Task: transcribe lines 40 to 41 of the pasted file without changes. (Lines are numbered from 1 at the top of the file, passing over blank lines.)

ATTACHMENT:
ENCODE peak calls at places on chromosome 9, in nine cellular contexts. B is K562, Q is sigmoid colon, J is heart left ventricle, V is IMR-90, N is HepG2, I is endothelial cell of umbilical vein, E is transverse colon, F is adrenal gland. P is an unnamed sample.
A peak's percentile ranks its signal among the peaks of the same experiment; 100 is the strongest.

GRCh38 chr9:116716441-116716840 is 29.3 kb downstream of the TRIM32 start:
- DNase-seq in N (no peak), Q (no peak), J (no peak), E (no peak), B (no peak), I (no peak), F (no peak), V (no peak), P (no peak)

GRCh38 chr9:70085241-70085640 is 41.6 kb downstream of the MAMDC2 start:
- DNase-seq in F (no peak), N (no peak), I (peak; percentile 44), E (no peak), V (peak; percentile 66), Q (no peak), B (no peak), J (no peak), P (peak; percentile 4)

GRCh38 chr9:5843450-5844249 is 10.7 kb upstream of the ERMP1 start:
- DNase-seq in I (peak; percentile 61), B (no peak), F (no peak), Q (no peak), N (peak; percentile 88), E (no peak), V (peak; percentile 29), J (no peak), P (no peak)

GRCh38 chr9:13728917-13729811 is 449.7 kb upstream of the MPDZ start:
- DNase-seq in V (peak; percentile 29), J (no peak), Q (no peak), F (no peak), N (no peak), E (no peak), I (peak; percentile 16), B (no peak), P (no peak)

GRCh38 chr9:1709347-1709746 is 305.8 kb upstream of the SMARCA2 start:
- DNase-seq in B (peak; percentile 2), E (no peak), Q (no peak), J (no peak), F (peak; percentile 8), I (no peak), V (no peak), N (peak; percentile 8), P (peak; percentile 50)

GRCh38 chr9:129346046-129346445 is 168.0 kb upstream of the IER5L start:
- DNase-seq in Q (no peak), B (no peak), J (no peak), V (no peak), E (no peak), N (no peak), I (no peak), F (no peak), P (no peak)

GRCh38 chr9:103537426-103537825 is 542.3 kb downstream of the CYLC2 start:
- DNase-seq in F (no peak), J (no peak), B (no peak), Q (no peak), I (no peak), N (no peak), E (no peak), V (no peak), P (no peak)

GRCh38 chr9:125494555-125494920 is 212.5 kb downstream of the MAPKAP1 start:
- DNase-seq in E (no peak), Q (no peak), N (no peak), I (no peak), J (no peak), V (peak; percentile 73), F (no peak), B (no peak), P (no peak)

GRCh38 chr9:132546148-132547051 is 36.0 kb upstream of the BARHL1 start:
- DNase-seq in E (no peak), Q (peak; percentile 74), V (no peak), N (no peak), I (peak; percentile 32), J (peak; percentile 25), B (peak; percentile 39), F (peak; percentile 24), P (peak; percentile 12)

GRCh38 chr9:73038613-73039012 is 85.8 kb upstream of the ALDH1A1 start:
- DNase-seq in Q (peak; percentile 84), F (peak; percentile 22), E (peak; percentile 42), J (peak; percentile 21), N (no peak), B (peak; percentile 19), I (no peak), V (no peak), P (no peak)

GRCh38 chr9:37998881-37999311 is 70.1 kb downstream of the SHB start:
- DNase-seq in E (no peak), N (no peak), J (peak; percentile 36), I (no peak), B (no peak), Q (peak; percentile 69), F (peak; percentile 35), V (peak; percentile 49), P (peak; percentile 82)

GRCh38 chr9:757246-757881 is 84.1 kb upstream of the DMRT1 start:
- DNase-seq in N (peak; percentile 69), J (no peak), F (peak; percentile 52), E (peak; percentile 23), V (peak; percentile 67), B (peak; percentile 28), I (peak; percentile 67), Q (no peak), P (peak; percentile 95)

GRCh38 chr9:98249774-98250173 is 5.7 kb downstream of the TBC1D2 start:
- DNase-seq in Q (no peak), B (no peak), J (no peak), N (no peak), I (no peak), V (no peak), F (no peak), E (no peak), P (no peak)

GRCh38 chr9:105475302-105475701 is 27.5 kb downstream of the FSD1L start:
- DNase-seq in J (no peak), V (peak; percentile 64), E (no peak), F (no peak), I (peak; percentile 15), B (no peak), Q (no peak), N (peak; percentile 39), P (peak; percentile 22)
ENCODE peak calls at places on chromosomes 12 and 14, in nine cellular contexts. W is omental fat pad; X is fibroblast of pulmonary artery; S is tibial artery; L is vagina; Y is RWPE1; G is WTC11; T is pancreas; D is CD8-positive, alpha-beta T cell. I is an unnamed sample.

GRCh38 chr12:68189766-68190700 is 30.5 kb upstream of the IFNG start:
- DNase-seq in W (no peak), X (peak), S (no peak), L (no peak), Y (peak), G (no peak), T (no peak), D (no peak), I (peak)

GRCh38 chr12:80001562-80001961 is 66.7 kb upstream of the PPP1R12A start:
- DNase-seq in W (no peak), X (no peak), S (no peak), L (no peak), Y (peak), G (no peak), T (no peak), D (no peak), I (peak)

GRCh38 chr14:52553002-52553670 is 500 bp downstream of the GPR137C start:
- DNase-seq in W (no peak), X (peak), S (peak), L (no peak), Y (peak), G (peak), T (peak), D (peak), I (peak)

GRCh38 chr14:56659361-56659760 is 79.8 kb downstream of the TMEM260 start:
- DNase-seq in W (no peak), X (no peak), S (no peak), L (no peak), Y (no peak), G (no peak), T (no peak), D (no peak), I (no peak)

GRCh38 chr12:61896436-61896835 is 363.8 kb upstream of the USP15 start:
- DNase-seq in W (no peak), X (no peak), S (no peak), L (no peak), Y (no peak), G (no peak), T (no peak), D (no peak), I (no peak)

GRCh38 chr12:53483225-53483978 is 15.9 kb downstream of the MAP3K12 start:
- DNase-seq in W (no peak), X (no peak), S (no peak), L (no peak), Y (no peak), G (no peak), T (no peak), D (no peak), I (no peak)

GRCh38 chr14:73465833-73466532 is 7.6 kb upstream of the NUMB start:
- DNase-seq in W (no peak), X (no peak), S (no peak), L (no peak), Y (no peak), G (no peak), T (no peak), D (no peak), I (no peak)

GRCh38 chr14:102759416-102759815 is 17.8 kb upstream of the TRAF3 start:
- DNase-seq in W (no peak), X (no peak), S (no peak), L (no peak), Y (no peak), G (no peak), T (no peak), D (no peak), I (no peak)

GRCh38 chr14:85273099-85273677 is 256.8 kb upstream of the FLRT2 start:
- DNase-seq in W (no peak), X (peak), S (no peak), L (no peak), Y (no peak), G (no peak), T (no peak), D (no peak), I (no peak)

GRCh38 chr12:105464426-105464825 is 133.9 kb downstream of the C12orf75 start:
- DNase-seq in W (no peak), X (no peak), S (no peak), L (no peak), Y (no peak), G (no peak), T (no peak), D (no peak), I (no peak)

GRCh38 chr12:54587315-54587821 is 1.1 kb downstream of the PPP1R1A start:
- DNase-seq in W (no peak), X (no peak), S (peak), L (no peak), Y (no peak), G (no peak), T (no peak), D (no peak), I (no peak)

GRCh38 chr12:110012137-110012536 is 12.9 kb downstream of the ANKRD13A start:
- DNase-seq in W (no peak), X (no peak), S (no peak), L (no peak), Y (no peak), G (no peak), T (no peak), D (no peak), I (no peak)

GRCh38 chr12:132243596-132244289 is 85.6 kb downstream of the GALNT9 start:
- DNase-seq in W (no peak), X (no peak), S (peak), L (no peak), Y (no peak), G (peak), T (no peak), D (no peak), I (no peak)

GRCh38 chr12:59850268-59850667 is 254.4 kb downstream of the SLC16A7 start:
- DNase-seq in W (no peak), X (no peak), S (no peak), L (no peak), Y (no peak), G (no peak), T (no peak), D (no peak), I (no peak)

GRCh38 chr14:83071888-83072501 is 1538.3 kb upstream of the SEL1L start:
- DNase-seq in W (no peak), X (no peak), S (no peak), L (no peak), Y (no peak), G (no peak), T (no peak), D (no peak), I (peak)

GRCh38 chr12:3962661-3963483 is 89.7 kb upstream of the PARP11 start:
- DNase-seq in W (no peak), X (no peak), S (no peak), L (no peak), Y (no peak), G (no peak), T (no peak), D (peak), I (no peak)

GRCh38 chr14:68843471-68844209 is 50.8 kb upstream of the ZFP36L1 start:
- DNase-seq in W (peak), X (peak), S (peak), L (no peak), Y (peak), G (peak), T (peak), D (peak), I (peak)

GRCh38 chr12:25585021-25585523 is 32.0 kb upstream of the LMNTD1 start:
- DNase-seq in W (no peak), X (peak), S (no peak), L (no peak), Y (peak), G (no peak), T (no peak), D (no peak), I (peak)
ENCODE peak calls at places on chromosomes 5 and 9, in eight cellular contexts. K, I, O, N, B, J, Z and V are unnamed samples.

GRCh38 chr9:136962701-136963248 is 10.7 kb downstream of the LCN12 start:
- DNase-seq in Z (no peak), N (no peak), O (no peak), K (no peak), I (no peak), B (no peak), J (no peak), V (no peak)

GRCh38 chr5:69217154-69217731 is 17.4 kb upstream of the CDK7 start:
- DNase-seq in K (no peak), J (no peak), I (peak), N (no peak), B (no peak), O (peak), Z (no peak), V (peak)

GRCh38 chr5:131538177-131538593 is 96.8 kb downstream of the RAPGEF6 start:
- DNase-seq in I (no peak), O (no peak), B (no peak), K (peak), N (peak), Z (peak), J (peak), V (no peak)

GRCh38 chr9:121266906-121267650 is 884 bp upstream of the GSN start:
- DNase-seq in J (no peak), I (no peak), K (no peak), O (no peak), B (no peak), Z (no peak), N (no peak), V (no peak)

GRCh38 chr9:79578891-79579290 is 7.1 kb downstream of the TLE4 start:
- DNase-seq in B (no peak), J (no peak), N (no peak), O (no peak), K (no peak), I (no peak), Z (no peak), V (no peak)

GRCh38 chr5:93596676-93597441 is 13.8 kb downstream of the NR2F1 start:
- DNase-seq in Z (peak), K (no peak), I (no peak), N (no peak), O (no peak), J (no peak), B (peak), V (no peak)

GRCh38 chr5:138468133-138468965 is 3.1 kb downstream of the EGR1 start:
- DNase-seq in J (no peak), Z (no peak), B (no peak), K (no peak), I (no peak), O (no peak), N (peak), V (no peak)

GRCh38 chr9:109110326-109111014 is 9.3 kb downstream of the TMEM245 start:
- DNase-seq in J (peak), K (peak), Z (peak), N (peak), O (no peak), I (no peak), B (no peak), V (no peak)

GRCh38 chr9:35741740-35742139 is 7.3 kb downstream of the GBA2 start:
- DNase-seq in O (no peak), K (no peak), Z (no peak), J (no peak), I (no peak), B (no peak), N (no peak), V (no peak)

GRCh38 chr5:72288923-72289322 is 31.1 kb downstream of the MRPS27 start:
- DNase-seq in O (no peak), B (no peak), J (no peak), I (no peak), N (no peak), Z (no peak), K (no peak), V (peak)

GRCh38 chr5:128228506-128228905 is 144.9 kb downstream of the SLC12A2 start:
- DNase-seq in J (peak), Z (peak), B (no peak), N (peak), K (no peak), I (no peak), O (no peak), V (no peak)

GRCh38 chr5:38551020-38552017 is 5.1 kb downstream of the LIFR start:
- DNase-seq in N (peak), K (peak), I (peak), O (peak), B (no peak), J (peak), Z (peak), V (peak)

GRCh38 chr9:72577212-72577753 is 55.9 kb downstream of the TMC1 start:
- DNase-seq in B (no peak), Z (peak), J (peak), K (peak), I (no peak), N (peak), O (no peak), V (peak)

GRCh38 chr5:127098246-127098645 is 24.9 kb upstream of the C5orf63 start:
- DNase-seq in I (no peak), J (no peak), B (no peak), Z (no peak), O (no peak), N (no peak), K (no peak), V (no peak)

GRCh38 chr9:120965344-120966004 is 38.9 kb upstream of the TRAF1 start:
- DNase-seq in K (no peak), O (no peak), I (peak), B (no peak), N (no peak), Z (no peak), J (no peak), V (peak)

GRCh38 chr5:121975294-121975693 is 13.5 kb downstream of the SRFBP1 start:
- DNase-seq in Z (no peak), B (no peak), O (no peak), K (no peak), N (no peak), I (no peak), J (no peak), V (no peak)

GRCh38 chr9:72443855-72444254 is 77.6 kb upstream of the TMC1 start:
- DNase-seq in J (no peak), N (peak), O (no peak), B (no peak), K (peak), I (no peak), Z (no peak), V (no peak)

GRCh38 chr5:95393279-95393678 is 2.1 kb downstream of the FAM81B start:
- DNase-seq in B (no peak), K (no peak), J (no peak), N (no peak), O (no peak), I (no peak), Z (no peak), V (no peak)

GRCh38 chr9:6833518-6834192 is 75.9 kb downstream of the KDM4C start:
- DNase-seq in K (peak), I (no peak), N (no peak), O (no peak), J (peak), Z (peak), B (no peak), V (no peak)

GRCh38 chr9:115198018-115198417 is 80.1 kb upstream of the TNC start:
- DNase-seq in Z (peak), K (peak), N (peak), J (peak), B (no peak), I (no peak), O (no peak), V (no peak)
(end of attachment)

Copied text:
GRCh38 chr12:61896436-61896835 is 363.8 kb upstream of the USP15 start:
- DNase-seq in W (no peak), X (no peak), S (no peak), L (no peak), Y (no peak), G (no peak), T (no peak), D (no peak), I (no peak)